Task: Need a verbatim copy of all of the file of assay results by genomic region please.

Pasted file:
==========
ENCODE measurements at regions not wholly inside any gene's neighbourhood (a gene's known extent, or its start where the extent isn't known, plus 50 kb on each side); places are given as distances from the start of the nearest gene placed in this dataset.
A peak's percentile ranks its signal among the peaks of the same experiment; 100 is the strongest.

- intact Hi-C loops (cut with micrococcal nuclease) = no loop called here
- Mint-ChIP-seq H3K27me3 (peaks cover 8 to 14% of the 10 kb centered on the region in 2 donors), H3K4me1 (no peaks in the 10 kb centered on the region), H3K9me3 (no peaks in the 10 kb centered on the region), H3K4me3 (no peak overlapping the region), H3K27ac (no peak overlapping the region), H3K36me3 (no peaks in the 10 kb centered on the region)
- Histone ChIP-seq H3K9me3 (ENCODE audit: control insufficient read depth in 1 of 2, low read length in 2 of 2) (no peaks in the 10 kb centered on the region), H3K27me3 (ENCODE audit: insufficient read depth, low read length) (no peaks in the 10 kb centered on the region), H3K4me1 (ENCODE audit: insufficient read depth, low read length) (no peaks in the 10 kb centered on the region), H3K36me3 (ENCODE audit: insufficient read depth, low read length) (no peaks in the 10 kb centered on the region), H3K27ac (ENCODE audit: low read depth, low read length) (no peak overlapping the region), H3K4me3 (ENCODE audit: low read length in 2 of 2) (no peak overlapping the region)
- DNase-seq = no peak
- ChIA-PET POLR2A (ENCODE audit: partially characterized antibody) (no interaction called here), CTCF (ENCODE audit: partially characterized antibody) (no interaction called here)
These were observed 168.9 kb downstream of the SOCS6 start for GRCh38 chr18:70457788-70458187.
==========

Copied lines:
ENCODE measurements at regions not wholly inside any gene's neighbourhood (a gene's known extent, or its start where the extent isn't known, plus 50 kb on each side); places are given as distances from the start of the nearest gene placed in this dataset.
A peak's percentile ranks its signal among the peaks of the same experiment; 100 is the strongest.

- intact Hi-C loops (cut with micrococcal nuclease) = no loop called here
- Mint-ChIP-seq H3K27me3 (peaks cover 8 to 14% of the 10 kb centered on the region in 2 donors), H3K4me1 (no peaks in the 10 kb centered on the region), H3K9me3 (no peaks in the 10 kb centered on the region), H3K4me3 (no peak overlapping the region), H3K27ac (no peak overlapping the region), H3K36me3 (no peaks in the 10 kb centered on the region)
- Histone ChIP-seq H3K9me3 (ENCODE audit: control insufficient read depth in 1 of 2, low read length in 2 of 2) (no peaks in the 10 kb centered on the region), H3K27me3 (ENCODE audit: insufficient read depth, low read length) (no peaks in the 10 kb centered on the region), H3K4me1 (ENCODE audit: insufficient read depth, low read length) (no peaks in the 10 kb centered on the region), H3K36me3 (ENCODE audit: insufficient read depth, low read length) (no peaks in the 10 kb centered on the region), H3K27ac (ENCODE audit: low read depth, low read length) (no peak overlapping the region), H3K4me3 (ENCODE audit: low read length in 2 of 2) (no peak overlapping the region)
- DNase-seq = no peak
- ChIA-PET POLR2A (ENCODE audit: partially characterized antibody) (no interaction called here), CTCF (ENCODE audit: partially characterized antibody) (no interaction called here)
These were observed 168.9 kb downstream of the SOCS6 start for GRCh38 chr18:70457788-70458187.